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I met a deep bout of depression for the first time in my mid-20s.
I had just left my year-long marriage, other relationships were in discord, my body was screaming at me, my job was all-consuming (I hated it), and despite putting in extra hours at work, I still somehow managed to be in debt.
I was also navigating a PCOS diagnosis; my body was talking, and I wasn’t listening. I was carrying extra weight, my gut was fighting me, every vertebra in my back hurt, I couldn’t fully move my neck side to side, and I was losing hair at such a rapid pace I started researching wigs.
I couldn’t find a doctor with a solution. I tried various approaches, therapy, medications, prayer, church, and even healing arts like Reiki and Acupuncture.
I had always been into mind, body, spirit approaches. I was a big Louise Hay fan, studied astrology here and there, and had various books that included everything from angels, mindset, yoga, and different energy practices.
Despite my many efforts, nothing worked.
Until one day, I called on the help of a specific practitioner who prompted a major shift.
Her name was Alexis, and I was introduced to her shortly before I divorced. She actually sensed my marriage bombshell was about to explode and prepped me for it in the most gentle way.
In meditation one morning, I had a flash of initially meeting her, and a deep knowing nudged me to contact her. I thought she might be the person able to help me address the one energy I hadn’t seriously considered thus far—the energy in my home.
Among other titles, Alexis was a Feng Shui practitioner. I purchased my first Feng Shui book when I was 18, and while I was familiar with the healing art, I had never hired a practitioner.
I have always been amazed by the idea that I could use two candles to make my relationship better, plants to help my health, and use colors to help me manifest different goals.
She helped me cleanse the energy of my space, Feng Shui my tiny above garage studio, and taught me the one vital component missing from my mind, body, spirit approach—was my home.
After applying Feng Shui to my home and cubicle, my healing began to unfold in a new way.
I noticed incredible shifts only days after working with her; my body released weight, my hormones started to balance, I felt energized again, my dating life opened, and my rapid-fire hair loss had halted. My life finally began improving, and the dark cloud of despair started to lift.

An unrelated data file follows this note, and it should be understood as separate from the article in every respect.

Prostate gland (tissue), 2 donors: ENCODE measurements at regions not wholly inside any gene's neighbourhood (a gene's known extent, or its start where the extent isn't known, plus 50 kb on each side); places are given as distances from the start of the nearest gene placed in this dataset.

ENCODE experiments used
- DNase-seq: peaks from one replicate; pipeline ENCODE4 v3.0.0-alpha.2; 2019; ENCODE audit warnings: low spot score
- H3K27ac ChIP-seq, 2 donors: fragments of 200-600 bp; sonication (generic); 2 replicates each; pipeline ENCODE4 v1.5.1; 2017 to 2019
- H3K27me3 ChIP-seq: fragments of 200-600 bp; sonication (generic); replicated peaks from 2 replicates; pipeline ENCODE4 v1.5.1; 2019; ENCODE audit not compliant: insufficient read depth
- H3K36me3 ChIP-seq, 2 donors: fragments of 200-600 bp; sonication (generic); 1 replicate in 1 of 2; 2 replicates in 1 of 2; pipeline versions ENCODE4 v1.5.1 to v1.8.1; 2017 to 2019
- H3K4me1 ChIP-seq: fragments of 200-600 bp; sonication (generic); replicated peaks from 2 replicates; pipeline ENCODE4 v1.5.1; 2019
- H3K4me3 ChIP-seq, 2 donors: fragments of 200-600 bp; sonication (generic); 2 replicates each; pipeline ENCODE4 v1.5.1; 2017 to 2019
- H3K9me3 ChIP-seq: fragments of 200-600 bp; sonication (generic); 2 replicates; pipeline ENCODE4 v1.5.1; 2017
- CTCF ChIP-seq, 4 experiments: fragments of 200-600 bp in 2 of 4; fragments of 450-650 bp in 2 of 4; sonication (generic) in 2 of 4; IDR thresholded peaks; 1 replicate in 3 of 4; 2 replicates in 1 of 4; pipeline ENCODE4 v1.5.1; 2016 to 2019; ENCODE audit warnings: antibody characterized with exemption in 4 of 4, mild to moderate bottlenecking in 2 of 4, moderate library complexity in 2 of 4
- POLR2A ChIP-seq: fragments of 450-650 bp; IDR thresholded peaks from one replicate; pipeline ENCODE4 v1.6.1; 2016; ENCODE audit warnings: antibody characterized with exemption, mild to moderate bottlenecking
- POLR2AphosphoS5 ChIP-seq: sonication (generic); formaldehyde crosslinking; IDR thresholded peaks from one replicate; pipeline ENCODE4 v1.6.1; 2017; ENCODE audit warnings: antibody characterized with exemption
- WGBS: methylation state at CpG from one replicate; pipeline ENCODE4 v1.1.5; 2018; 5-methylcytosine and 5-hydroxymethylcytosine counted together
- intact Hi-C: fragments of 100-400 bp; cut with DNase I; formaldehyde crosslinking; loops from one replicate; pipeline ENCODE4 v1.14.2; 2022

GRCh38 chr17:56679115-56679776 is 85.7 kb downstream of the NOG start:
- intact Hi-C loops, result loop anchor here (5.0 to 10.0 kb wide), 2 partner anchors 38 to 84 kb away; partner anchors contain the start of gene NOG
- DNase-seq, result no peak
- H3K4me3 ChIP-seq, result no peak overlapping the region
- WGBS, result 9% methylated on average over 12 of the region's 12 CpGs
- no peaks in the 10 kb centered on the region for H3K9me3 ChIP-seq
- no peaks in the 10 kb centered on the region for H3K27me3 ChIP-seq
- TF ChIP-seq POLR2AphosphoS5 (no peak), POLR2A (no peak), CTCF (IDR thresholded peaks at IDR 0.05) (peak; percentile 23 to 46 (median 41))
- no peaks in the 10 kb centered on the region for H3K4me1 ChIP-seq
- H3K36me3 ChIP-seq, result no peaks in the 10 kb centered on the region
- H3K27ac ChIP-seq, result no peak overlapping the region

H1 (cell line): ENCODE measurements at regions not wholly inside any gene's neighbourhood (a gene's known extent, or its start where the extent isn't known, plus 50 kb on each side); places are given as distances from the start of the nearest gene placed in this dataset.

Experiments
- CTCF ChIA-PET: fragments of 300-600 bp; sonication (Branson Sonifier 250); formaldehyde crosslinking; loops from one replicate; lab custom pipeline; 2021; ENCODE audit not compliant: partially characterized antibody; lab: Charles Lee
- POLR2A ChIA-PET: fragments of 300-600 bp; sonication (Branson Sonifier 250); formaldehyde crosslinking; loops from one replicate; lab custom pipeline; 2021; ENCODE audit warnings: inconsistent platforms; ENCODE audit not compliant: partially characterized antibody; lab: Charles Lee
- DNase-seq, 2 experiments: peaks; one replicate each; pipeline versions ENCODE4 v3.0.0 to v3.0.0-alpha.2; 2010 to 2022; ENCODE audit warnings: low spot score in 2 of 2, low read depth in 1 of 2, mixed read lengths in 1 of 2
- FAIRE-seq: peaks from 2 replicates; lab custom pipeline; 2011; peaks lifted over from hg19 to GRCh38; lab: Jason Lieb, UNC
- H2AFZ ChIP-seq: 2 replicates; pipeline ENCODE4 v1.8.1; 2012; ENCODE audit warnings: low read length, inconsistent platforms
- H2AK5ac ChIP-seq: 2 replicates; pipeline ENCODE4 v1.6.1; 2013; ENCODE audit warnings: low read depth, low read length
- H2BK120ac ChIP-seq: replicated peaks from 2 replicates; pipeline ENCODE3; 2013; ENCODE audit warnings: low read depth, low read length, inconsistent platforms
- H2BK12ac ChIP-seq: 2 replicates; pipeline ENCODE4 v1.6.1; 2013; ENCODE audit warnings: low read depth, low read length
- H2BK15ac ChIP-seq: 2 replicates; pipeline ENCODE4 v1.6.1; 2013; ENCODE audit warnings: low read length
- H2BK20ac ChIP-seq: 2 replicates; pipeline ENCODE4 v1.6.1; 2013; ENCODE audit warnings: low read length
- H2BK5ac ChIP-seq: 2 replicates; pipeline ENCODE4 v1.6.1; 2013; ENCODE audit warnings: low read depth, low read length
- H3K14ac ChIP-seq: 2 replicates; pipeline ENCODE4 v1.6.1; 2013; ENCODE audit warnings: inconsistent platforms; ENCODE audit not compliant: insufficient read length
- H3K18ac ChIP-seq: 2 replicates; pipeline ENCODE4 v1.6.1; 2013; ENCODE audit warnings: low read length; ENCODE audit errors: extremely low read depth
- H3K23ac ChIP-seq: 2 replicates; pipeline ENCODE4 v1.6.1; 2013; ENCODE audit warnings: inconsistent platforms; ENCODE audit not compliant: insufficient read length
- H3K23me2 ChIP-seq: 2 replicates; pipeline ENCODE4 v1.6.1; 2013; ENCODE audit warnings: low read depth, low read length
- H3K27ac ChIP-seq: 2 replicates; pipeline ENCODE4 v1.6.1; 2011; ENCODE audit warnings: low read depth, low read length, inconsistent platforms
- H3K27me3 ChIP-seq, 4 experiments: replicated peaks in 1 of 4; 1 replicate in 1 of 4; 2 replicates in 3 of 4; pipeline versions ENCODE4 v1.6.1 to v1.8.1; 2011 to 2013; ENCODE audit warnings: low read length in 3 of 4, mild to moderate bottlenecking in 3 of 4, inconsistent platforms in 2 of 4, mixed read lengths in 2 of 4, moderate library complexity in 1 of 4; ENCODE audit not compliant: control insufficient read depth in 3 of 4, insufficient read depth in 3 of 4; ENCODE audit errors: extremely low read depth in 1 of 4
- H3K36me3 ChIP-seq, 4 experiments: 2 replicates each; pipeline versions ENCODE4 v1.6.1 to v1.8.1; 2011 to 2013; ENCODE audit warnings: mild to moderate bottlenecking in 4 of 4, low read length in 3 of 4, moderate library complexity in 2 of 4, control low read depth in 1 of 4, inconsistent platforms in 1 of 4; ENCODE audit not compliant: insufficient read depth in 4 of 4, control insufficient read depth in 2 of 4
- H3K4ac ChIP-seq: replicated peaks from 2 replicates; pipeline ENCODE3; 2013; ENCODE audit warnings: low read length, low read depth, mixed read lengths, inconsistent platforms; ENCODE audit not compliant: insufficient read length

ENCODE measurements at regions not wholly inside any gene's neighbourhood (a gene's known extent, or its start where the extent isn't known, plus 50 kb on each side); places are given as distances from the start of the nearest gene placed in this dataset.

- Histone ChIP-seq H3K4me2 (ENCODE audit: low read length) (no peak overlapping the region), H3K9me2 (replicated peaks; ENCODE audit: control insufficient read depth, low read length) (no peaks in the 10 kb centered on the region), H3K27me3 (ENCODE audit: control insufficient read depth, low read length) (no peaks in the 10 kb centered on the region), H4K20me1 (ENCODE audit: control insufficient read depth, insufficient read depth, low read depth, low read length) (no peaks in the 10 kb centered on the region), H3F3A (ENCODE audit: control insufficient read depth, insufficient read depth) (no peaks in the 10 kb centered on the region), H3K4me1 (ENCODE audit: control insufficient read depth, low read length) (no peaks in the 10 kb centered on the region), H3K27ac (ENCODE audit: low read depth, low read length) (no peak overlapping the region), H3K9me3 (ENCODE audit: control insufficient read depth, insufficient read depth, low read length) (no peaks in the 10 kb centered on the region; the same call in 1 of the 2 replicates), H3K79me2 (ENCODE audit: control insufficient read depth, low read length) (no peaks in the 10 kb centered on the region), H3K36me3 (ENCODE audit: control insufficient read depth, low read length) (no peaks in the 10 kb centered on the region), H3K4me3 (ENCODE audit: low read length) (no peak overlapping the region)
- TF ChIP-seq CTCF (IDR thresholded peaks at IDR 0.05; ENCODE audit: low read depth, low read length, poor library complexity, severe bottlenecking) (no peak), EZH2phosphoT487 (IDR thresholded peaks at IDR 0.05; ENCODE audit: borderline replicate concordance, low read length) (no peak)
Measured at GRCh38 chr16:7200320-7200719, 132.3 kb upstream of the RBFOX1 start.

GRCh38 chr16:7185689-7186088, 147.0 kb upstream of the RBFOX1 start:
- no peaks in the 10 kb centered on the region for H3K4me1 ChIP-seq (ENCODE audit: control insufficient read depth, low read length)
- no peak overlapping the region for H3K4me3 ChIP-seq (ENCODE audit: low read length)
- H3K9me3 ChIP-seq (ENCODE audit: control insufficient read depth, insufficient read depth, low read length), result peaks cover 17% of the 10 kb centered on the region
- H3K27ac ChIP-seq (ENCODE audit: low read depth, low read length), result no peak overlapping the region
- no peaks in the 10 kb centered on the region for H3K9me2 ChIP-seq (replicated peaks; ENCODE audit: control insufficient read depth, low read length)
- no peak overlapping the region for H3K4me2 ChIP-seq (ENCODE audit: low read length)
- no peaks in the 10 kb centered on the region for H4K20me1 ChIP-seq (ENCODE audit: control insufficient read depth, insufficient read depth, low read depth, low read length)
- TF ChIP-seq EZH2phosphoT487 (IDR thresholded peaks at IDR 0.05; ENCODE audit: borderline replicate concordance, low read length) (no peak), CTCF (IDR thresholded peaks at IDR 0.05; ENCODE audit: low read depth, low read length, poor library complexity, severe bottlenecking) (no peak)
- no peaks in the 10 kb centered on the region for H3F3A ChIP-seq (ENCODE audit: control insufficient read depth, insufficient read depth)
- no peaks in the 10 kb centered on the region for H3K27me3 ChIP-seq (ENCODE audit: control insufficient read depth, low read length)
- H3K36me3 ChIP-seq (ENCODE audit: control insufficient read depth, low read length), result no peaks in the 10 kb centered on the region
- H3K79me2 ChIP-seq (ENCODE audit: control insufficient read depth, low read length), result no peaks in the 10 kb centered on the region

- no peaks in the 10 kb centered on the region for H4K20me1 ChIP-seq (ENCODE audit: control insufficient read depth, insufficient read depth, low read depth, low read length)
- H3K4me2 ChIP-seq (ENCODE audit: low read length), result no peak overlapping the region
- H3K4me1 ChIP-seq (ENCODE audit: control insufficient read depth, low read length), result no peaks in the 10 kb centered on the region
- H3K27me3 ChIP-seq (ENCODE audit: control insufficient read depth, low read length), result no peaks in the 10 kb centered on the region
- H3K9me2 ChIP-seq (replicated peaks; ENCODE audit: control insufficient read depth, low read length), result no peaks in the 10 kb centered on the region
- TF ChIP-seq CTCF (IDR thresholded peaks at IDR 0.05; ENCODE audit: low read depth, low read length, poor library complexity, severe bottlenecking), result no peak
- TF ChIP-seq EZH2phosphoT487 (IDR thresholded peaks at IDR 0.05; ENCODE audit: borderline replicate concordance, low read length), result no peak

As silly and as “out there” as it may seem to some, Feng Shui works. I was so convinced that it prompted me to become a practitioner. Since then, I have used it with clients and in my own life to better my health, strengthen relationships, enhance my wealth, and become embodied.
Am I implying that the one vital component missing from a mind, body, spirit approach is Feng Shui? No.
I am suggesting an essential element missing in many subtle energy practices is addressing our home and the spaces around us.
Numerous studies consistently show that characteristics of a physical office environment have a notable effect on the behavior and productivity of employees. Research has also found that the seating, noise level, light, and even color in a learning environment are crucial in a student’s success.
I believe in and promote, a mind, body, spirit, and home (environment/space) connection.
While we can address our environments via one of the various schools of Feng Shui, there are many other ways to improve our spaces if Feng Shui doesn’t call:
>> Environmental Psychology. A study of transactions between individuals and their physical environment, devoted to promoting well-being.
>> Vastu Shastra. Ancient Indian science of harmony and prosperous living focused on eliminating negative and enhancing positive energies.
>> Kanso Design. A concept that comes from Japanese Zen philosophy and emphasizes simplicity.
>> The KonMari Method™. Marie Kondo’s method guides us only to keep what we love and remove items no longer sparking joy.
>> Interior Design. Dedicated to making spaces functional, safe, and beautiful by determining requirements and selecting decorative materials, colors, and lighting.
The above methods share the idea that when we pay attention to our environment and what is around us, we have a different experience.
If following a system doesn’t feel good, here are five questions to help bring the energy of the home into a mind, body, spirit connection:
- Is my space cluttered, what emotion might it representing, and what can I do about it today?
- Keeping surfaces at least 50 percent clear is helpful for my mind to see space; where might I be able to clear items off surfaces?
- Do I genuinely love the artwork in this room, and what feelings and emotions do the pieces spark? (Go room by room.)
- If a stream of water were flowing through my space, would it crash into furniture and objects? (Try to move items appropriately for a nice smooth flow.)
- Am I surrounded by beauty and colors I love, and if not, how can I change that?
I am all for any system devoted to keeping things simple, free from clutter, functional, beautiful, and feel good. Organizing our surroundings can undoubtedly improve our productivity, and in my experience, help us achieve greater alignment and well-being.
I would love to hear from you! Do you consider your space an important component of a mind, body, spirit practice? Do you love your space, or are there areas calling to you to improve?
May this spark a bit of love in your home!